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Unformatted text preview: h transition probability u(i, j ). Then Xt = YN (t) is a continuous-time Markov chain. In words, Xt takes one jump according to u(i, j ) at each arrival of N (t). Why is this true? Intuitively, this follows from the lack of memory property of the exponential distribution. If Xs = i, then independent of what has happened in the past, the time to the next jump will be exponentially distributed with rate and will go to state j with probability u(i, j ). Discrete time Markov chains were described by giving their transition probabilities p(i, j ) = the probability of jumping from i to j in one step. In continuous 119 120 CHAPTER 4. CONTINUOUS TIME MARKOV CHAINS time there is no first time t > 0, so we introduce for each t > 0 a transition probability pt (i, j ) = P (Xt = j |X0 = i) To compute this for Example 4.1, we note that N (t) has a Poisson number of jumps with mean t, so pt (i, j ) = 1 X e t( n=0 t)n n u (i, j ) n! where un (i, j ) is the nth power of the transition probability u(i, j )....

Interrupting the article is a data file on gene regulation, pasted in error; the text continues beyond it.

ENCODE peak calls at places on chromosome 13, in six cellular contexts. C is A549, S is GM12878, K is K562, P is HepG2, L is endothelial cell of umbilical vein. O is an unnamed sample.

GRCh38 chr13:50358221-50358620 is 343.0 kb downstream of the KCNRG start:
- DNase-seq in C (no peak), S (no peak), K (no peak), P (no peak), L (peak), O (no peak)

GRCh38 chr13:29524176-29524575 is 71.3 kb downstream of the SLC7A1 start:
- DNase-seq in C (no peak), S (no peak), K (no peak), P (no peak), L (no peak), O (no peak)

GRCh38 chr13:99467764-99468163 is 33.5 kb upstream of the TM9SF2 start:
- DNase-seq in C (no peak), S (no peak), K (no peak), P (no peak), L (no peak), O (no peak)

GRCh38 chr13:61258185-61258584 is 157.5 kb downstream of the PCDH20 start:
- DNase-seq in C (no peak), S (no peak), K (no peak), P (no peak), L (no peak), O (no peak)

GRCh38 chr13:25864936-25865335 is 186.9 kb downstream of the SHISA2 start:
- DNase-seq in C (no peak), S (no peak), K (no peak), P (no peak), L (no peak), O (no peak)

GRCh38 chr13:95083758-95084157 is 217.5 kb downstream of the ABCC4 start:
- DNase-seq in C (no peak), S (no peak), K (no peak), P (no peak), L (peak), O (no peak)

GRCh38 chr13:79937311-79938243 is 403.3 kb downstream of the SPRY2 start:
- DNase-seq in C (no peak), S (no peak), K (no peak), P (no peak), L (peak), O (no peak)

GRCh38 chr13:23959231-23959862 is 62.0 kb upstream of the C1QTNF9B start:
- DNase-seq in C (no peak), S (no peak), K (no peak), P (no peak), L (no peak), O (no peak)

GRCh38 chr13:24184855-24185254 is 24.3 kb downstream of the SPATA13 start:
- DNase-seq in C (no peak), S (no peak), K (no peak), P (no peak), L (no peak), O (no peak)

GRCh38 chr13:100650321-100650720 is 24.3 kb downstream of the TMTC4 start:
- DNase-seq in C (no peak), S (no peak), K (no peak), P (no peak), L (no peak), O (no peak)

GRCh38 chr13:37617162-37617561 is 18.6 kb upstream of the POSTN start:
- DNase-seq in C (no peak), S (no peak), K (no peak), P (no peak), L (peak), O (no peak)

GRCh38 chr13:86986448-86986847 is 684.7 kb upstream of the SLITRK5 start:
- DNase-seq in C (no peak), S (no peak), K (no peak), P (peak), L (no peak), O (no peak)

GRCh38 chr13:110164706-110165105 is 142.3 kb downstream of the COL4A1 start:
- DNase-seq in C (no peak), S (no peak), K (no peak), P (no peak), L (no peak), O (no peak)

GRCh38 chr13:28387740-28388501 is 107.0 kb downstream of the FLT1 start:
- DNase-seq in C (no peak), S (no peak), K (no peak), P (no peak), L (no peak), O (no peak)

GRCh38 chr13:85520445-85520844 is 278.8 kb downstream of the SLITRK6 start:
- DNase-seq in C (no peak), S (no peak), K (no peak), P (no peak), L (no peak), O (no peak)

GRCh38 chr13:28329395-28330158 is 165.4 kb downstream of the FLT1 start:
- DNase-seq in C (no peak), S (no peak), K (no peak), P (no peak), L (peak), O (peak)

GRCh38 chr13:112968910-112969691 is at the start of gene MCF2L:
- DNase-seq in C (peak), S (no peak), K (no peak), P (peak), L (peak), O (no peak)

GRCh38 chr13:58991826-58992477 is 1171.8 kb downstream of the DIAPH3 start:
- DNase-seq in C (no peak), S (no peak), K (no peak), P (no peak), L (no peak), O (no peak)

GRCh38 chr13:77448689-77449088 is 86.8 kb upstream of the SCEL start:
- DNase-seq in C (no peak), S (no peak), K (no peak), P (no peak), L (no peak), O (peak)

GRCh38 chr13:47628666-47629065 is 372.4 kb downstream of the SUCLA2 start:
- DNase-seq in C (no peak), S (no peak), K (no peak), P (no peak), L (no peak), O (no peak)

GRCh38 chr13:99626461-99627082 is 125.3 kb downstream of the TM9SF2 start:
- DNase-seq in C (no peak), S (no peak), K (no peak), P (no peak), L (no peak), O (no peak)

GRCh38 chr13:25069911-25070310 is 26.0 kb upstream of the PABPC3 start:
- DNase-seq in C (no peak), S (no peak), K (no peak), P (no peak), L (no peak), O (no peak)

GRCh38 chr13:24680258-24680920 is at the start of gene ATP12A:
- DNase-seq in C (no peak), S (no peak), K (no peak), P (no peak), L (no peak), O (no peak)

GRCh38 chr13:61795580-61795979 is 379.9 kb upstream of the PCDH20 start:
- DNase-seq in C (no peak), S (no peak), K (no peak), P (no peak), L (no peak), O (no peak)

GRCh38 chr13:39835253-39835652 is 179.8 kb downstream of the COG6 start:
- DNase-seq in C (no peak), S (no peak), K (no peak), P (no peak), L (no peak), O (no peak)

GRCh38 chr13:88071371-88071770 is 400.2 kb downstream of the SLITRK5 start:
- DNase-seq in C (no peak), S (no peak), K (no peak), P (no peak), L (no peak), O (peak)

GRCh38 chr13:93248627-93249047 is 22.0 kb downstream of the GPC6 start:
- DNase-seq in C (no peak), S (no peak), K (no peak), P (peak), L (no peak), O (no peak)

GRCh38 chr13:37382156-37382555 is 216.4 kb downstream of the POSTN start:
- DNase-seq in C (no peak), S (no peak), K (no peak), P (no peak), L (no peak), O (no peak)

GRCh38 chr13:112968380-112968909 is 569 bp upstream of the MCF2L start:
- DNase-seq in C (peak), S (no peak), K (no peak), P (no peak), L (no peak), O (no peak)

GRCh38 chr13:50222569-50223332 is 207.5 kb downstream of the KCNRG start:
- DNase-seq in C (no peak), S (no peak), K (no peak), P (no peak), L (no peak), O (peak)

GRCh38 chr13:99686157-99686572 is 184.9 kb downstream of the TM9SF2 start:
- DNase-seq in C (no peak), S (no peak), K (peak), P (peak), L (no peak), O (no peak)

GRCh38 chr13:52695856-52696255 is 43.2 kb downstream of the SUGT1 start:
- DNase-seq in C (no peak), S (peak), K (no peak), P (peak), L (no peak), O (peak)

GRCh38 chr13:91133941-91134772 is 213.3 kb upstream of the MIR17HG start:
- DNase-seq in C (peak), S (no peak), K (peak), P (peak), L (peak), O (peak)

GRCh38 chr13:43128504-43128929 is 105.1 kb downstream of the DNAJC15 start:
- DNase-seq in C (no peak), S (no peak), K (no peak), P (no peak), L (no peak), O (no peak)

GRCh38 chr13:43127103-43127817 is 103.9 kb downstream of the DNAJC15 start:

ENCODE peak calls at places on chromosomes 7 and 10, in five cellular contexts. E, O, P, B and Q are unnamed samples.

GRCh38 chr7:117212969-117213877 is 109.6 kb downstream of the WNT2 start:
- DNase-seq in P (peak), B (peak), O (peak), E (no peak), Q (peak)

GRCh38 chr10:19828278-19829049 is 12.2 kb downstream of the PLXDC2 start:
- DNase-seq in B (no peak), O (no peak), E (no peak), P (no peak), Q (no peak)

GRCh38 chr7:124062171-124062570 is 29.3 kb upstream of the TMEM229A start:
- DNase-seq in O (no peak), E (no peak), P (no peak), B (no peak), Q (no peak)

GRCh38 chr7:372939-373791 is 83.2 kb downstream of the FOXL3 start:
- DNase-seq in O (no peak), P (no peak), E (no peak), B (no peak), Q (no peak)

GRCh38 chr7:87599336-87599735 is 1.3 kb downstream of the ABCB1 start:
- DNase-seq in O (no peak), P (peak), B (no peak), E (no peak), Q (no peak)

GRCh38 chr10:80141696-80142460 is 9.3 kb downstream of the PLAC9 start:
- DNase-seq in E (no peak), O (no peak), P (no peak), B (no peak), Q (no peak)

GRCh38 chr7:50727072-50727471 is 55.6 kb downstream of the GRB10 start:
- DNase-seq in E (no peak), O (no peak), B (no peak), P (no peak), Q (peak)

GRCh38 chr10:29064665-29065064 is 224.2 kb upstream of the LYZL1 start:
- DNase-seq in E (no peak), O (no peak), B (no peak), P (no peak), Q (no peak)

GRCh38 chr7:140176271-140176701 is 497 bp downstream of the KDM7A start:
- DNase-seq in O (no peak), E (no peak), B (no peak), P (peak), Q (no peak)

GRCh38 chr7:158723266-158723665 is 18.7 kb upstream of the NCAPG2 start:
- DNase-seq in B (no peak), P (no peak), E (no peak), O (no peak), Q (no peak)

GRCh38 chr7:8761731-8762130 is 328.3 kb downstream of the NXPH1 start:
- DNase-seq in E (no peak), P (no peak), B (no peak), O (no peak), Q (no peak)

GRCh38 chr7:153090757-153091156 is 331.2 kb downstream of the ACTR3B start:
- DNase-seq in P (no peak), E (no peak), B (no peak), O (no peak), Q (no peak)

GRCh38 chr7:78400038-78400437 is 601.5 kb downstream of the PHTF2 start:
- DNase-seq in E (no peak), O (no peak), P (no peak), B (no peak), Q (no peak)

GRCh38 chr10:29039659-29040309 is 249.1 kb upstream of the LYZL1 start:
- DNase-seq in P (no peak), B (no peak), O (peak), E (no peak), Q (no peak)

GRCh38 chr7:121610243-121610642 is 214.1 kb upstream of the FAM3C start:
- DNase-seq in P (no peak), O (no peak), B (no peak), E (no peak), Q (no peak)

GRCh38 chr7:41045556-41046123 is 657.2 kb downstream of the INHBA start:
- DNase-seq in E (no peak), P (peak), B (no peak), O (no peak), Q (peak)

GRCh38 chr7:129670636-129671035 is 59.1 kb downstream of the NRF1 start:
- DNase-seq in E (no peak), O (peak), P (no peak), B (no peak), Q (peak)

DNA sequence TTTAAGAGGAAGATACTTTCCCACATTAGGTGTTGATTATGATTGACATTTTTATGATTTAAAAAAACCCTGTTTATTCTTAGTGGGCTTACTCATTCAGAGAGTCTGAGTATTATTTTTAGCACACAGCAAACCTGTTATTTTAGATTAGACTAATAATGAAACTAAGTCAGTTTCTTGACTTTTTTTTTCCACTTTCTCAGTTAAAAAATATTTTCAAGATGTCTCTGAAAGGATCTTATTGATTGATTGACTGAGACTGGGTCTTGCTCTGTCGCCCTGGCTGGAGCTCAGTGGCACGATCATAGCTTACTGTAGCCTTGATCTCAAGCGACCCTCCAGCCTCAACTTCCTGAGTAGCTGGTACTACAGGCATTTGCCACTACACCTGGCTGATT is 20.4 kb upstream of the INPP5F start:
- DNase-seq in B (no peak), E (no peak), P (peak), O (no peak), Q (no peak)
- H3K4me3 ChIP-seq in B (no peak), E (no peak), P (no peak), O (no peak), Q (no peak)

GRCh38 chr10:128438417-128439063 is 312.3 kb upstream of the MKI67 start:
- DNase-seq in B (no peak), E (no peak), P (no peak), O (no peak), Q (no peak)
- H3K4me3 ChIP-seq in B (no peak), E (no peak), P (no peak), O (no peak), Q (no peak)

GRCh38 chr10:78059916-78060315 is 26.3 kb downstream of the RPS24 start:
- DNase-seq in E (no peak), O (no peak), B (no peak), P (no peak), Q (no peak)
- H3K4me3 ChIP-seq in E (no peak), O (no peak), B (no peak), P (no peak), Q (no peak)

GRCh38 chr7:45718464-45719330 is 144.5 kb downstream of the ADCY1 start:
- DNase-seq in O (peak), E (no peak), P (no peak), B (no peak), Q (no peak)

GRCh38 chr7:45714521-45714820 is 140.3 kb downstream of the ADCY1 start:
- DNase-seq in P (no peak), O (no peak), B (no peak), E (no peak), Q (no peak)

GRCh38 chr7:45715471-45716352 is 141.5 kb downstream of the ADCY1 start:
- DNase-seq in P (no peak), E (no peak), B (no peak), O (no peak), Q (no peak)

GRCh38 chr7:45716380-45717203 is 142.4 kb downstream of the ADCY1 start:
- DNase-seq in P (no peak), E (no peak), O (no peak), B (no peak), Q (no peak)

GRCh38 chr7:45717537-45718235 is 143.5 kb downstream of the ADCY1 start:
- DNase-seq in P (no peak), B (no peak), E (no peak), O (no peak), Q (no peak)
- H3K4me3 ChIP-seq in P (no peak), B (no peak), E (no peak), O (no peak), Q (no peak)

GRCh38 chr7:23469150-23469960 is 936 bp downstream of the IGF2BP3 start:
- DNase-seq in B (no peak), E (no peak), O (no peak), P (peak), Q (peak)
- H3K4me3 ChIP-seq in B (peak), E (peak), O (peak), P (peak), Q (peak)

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This document was uploaded on 03/06/2014 for the course MATH 4740 at Cornell University (Engineering School).

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